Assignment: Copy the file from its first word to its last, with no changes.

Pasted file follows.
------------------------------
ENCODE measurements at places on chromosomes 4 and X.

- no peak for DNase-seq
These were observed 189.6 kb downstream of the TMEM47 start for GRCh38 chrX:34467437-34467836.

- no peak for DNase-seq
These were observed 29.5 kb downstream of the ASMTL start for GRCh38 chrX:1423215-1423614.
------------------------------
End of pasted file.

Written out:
ENCODE measurements at places on chromosomes 4 and X.

- no peak for DNase-seq
These were observed 189.6 kb downstream of the TMEM47 start for GRCh38 chrX:34467437-34467836.

- no peak for DNase-seq
These were observed 29.5 kb downstream of the ASMTL start for GRCh38 chrX:1423215-1423614.